Honoring Trans Lives on Transgender Day of Remembrance

Two kids by a grave. There are a lot of grave candles in a row and one of the kids is holding a leaf on the top of the candle. There are some flowers in the background.Marked on November 20 each year, Transgender Day of Remembrance is an opportunity for individuals and communities to remember and honor those who have been killed as a result of gender-based discrimination. So far in 2017, at least 25 transgender people in the United States have been shot, or killed by other violent means. This number is up from 2016’s total of at least 23 transgender individuals killed in the U.S., which had been the most ever recorded.

These numbers are only estimates, given how difficult it can be to know a person’s gender identity at the time of their death, and data is not always accurate or reliable when it comes to statistics that relate to the LGBTQ+ community as a whole. In addition, these numbers do not include deaths by suicide or health-related deaths. Still, the Human Rights Campaign reports incidents of violent discrimination against the trans community are on the rise.

What Are Transgender and Gender-Variant Identities?

Transgender Day of Remembrance, or TDOR, recognizes individuals of all gender-variant identities, as well as those whose identities have been perceived as trans or gender-variant, whose lives have been lost due to their appearance or identities. Transgender means having a gender identity that differs from the sex assigned at birth. A transgender woman, for example, may have been born with male reproductive organs but has a gender identity of female and uses female pronouns.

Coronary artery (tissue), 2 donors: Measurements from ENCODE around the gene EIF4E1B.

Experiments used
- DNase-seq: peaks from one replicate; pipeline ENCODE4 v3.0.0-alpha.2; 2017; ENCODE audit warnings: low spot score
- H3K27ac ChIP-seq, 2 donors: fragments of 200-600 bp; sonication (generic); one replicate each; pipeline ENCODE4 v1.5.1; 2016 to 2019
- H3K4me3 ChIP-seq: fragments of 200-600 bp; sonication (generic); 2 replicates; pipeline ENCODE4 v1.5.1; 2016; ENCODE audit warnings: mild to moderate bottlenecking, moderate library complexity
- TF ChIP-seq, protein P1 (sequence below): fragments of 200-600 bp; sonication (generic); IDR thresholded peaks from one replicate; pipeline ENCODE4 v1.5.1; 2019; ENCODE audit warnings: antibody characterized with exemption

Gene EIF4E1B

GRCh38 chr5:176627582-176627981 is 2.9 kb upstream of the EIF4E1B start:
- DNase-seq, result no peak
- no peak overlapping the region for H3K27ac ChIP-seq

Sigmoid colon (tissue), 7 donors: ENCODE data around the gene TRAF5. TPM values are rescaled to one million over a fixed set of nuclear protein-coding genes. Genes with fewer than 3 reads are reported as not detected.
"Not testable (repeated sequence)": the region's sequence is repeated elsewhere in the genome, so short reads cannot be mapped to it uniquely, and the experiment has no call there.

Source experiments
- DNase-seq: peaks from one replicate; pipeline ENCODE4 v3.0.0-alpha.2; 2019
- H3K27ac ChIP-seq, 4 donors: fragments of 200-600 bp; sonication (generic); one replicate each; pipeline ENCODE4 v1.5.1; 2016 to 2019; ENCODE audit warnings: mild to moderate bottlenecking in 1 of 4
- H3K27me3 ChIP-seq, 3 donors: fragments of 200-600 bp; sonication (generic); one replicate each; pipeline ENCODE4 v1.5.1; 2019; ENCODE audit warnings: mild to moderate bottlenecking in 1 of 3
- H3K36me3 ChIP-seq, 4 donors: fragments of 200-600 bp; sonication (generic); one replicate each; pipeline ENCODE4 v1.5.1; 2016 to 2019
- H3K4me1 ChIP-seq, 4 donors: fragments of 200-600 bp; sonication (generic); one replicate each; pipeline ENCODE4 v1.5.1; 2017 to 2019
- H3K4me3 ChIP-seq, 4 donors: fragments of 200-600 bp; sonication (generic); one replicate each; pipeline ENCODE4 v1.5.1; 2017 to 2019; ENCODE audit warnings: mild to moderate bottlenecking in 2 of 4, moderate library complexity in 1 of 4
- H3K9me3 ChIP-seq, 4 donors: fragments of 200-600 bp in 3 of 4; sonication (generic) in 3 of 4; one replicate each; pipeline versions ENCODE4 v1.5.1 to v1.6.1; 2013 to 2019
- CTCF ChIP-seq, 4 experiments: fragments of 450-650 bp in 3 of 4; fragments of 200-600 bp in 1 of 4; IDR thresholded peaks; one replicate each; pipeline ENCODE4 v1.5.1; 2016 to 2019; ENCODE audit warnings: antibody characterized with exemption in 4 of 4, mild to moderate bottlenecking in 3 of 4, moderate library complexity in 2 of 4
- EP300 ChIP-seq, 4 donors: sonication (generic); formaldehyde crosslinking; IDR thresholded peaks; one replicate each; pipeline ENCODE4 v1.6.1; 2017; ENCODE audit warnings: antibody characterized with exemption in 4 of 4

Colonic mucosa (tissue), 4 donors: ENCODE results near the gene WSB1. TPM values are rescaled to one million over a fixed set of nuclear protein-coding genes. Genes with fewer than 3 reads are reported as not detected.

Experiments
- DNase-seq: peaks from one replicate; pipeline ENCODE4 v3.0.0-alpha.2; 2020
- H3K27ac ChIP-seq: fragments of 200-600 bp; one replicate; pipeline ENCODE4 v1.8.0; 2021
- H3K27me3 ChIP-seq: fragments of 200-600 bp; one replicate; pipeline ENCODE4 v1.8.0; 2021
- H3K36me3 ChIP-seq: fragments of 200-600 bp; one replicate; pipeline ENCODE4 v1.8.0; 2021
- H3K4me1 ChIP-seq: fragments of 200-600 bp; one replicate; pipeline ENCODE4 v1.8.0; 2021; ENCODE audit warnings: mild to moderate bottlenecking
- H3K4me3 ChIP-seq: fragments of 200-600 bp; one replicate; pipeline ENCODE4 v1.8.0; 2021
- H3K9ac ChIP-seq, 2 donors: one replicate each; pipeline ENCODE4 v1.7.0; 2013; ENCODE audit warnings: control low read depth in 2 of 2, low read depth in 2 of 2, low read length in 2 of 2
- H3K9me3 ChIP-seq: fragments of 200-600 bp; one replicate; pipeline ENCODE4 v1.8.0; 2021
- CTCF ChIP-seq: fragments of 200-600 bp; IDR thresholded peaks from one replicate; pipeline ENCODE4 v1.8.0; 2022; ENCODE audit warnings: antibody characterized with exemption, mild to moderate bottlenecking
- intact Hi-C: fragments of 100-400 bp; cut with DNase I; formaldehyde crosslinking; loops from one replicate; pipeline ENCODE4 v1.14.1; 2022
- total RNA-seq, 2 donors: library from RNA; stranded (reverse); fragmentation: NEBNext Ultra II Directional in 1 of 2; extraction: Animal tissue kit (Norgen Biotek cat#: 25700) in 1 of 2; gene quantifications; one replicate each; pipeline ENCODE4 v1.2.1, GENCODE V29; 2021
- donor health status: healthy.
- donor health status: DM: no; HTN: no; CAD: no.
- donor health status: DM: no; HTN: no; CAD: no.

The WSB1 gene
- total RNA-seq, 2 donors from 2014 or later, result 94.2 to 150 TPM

Gender-variant individuals may be nonbinary, agender, gender nonconforming, or another identity outside of the male-female gender binary. Some, but not all intersex people may also identify as trans or gender-variant. A person might also be perceived as trans or gender-variant if their appearance does not conform to traditional ideas of feminine or masculine attire, behaviors, gait, beauty standards, and other factors.

Effects of Violence and Hate Crimes Against Trans Individuals

In 2016, nearly 95% of trans people murdered in the U.S. were people of color, and 85% of victims were women. Violence continues to disproportionately affect trans women and trans people of color over trans men and white trans people, but in general members of the trans community face a higher rate of violence and discrimination than almost any other group. A majority of trans people report having experienced verbal harassment and/or physical attacks because of hate.